Harnessing aquaculture as a strategy for poverty reduction in some selected Districts in the Western Region of Ghana

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This research work investigates the role that both the private and public sectors have played to harness the development of aquaculture in the three selected districts of the Western Region, namely Juabeso, Bia and Aowin Suaman. The NDPC (2002-2005) indicates that there is a high incidence of poverty (59 percent) among food crop farmers. They further indicated that 54 percent of the populations do not have access to safe water and other basic services. The need to reduce poverty and improve the living conditions has ignited the call for diversification of agricultural activities through aquaculture. Following literature review, reconnaissance survey was conducted to identify the difficulties to be anticipated in the area and to establish a rapport with potential respondents in the three districts. Multi-stage sampling technique was adopted and three districts where aquaculture was a major occupation were randomly selected out of five. The objective was to keep the cost of the survey low without seriously affecting the validity of the results. This was followed by questionnaire survey and interviews with those engaged in aquaculture. The data analyses revealed associated with labour shortage, land acquisition, lack of financial support and the deficiency in the number of staff with knowledge in aquaculture made the industry unattractive to farmers. The District Assembly should facilitate the provision of financial support to the farmers through the banks. The research recommends that farmers should form Farmer Based Organizations (FBOs) in order to access loans and help each other in digging their ponds and also award hardworking fish farmers during farmers’ day celebrations. There is also the need to train more staff and farmers to acquire techniques in aquaculture and research into fish species that can thrive well in the study area. In collaboration with MoFA, the District Assembly should establish hatcheries at district capitals for easy accessibility. If these measures are put in place, the small scale rural farmers would have improved their standard of living.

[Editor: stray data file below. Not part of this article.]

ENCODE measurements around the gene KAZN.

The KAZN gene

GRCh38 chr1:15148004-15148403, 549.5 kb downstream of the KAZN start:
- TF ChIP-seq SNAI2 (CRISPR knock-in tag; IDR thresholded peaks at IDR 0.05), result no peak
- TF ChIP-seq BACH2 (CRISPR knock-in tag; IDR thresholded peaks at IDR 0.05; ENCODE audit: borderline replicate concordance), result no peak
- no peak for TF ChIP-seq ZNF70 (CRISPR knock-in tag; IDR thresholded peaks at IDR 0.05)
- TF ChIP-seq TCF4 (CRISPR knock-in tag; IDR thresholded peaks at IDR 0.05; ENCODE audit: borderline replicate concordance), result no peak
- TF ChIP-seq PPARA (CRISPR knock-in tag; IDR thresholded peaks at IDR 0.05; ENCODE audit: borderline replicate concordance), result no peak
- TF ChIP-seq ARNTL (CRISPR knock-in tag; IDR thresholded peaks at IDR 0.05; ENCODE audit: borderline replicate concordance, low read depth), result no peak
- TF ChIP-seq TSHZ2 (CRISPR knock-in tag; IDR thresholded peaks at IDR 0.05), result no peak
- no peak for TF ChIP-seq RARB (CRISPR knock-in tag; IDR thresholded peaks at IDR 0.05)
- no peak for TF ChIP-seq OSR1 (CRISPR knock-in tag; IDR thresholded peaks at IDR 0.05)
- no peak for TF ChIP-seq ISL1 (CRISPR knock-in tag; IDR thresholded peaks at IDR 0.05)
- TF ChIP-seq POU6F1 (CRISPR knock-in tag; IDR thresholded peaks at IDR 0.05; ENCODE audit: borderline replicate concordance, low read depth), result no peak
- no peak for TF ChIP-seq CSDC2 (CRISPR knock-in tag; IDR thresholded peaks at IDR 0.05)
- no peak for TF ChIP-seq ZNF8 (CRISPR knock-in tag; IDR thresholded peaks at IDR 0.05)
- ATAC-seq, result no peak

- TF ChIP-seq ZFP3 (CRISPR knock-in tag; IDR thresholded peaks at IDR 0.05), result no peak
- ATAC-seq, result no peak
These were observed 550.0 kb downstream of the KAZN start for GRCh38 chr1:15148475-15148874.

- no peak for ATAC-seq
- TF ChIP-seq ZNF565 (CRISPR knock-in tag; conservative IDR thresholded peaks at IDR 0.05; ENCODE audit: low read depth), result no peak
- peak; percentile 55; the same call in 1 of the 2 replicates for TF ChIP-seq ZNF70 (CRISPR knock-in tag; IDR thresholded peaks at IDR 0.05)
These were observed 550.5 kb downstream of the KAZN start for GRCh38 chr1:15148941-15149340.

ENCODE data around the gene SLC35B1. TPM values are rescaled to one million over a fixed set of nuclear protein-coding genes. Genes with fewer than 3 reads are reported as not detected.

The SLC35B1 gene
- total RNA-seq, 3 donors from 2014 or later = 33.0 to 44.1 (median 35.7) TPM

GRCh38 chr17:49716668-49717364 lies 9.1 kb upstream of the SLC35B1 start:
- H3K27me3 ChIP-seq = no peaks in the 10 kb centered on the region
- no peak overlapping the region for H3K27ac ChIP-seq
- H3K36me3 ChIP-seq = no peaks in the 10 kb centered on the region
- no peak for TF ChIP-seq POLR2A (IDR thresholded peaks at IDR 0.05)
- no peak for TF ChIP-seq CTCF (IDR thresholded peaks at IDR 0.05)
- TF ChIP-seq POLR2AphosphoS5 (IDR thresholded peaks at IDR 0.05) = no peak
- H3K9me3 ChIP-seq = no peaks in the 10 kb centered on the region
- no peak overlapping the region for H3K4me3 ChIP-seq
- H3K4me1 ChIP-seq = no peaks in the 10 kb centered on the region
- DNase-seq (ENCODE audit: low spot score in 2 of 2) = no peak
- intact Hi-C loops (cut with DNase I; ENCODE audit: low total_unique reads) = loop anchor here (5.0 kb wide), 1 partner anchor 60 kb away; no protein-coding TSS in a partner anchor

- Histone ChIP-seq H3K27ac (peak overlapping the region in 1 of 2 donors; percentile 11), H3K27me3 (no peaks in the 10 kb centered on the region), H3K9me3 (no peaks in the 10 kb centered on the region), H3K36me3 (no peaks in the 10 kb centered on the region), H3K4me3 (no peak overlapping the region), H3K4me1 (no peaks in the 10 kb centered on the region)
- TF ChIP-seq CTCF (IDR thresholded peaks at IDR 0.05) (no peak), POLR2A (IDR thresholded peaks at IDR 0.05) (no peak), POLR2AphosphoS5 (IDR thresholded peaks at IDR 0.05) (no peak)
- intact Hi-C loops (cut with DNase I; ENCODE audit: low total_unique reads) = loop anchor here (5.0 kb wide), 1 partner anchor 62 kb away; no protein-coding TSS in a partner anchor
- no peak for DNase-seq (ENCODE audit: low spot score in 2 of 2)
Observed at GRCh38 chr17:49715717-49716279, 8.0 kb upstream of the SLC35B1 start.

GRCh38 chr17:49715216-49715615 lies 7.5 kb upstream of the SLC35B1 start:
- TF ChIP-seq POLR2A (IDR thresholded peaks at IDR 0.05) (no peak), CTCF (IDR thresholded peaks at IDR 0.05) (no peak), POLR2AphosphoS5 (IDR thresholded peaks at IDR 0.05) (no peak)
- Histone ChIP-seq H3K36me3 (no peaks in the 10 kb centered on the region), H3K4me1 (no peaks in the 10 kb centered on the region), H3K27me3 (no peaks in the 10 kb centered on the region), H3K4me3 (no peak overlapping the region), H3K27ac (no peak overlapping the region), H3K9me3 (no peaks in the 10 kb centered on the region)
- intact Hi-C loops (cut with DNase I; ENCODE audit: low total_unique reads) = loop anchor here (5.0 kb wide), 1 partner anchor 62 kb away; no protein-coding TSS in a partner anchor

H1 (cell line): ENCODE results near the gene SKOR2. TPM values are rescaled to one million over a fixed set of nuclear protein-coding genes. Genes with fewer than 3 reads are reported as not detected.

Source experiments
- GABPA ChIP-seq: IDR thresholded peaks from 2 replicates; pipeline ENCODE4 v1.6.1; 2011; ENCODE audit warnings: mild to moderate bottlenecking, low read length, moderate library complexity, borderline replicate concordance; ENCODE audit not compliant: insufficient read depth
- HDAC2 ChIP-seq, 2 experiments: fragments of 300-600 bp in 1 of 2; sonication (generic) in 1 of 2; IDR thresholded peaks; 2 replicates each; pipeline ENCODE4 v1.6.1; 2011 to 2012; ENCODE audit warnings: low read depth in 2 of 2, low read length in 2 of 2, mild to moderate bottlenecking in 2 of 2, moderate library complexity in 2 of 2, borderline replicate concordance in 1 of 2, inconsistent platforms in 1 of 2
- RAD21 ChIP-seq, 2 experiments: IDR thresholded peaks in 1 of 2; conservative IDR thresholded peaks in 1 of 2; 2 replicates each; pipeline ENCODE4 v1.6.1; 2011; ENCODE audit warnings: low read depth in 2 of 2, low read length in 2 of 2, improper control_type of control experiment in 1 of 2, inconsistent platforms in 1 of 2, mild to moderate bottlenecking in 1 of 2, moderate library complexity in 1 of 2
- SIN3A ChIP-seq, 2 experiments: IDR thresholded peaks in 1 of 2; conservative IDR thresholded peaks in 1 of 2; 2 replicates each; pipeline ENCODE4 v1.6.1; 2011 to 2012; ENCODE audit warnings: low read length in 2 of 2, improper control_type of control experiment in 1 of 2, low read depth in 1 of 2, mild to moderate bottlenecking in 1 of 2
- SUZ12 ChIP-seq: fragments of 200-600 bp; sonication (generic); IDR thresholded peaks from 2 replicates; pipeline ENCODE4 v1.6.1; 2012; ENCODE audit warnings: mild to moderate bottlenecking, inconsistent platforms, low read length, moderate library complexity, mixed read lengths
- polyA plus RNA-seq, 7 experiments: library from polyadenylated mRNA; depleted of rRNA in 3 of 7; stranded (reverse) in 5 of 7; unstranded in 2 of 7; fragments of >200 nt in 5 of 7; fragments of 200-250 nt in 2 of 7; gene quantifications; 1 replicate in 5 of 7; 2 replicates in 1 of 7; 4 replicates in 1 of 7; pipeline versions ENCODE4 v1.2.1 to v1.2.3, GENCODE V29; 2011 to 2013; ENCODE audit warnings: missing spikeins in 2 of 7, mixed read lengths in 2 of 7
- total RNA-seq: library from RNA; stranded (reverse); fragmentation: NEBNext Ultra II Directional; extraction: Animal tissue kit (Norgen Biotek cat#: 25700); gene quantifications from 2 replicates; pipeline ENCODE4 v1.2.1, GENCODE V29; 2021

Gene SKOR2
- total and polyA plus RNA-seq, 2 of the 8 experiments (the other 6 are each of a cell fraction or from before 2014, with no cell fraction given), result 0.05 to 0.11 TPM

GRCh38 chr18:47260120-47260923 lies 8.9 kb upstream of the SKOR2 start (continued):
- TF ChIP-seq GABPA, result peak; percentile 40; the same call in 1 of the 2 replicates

A Thesis Submitted to the School of Graduate Studies, Kwame Nkrumah University of Science and Technology Kumasi, In Partial fulfillment of the requirements for the Degree of Master of Science in Development Policy and Planning